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Special Articles   |    
Restraint and seclusion: a review of the literature
Am J Psychiatry 1994;151:1584-1591.
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Abstract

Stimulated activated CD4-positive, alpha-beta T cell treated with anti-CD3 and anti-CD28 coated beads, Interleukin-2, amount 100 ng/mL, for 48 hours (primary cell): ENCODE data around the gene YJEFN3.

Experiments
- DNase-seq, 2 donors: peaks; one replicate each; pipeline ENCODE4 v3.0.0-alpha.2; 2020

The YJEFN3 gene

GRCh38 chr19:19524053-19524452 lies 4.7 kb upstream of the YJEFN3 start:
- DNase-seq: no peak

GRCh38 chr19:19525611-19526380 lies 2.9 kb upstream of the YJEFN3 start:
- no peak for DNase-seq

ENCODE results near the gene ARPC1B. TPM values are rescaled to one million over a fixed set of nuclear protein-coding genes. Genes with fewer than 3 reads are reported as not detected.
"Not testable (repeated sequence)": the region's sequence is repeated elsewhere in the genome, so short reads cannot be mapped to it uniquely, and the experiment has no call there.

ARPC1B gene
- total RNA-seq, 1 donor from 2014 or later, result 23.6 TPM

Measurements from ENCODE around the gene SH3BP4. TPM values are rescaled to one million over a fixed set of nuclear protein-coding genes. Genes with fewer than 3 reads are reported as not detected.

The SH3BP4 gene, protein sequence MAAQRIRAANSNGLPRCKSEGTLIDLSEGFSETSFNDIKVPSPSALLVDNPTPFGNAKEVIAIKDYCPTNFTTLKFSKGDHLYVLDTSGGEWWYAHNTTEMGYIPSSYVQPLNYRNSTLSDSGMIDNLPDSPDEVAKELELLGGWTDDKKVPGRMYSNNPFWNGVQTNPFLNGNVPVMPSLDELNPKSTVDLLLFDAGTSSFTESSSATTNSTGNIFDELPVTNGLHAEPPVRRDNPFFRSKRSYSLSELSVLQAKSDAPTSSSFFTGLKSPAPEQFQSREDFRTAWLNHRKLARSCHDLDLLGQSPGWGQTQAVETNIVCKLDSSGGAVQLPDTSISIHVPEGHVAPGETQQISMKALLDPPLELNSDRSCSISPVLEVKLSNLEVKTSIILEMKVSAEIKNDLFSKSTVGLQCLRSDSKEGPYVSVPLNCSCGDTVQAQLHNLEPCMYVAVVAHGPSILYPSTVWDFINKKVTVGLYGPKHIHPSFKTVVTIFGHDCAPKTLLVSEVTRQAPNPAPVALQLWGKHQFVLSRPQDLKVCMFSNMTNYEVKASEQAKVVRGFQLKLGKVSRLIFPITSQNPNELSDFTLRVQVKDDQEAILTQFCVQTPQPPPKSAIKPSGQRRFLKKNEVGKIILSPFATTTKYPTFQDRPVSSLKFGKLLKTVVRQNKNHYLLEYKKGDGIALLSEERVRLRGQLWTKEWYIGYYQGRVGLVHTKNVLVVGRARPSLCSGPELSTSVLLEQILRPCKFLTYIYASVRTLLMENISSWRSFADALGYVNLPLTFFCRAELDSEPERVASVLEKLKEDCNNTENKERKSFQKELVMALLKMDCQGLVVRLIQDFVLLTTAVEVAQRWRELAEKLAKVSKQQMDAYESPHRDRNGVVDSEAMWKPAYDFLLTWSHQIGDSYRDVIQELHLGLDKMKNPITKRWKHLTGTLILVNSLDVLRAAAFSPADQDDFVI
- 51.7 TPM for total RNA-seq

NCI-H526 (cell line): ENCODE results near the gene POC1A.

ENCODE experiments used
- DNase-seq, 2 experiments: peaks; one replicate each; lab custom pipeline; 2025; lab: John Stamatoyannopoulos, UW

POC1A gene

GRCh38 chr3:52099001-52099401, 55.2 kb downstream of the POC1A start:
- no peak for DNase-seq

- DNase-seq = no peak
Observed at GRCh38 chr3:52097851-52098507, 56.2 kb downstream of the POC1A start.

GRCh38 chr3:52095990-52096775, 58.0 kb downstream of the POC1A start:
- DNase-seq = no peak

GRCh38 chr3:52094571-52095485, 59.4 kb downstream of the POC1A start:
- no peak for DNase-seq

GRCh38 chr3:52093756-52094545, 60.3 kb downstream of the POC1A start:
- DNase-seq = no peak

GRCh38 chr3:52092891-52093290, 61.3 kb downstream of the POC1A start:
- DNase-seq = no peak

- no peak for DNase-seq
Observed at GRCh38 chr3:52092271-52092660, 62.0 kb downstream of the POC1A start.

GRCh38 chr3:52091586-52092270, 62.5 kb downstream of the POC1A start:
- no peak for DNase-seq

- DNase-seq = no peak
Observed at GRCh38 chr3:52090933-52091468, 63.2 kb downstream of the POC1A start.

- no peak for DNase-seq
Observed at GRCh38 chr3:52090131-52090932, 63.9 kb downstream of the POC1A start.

OBJECTIVE: The author reviewed the literature published since 1972 concerning restraint and seclusion. METHOD: The review began with a computerized literature search. Further sources were located through citations from articles identified in the original search. RESULTS: The author synthesized the contents of the articles reviewed using the categories of indications and contraindications; rates of seclusion and restraint as well as demographic, clinical, and environmental factors that affect these rates; effects on patients and staff; implementation; and training. CONCLUSIONS: The literature on restraint and seclusion supports the following. 1) Seclusion and restraint are basically efficacious in preventing injury and reducing agitation. 2) It is nearly impossible to operate a program for severely symptomatic individuals without some form of seclusion or physical or mechanical restraint. 3) Restraint and seclusion have deleterious physical and psychological effects on patients and staff, and the psychiatric consumer/survivor movement has emphasized these effects. 4) Demographic and clinical factors have limited influence on rates of restraint and seclusion. 5) Local nonclinical factors, such as cultural biases, staff role perceptions, and the attitude of the hospital administration, have a greater influence on rates of restraint and seclusion. 6) Training in prediction and prevention of violence, in self-defense, and in implementation of restraint and/or seclusion is valuable in reducing rates and untoward effects. 7) Studies comparing well-defined training programs have potential usefulness.

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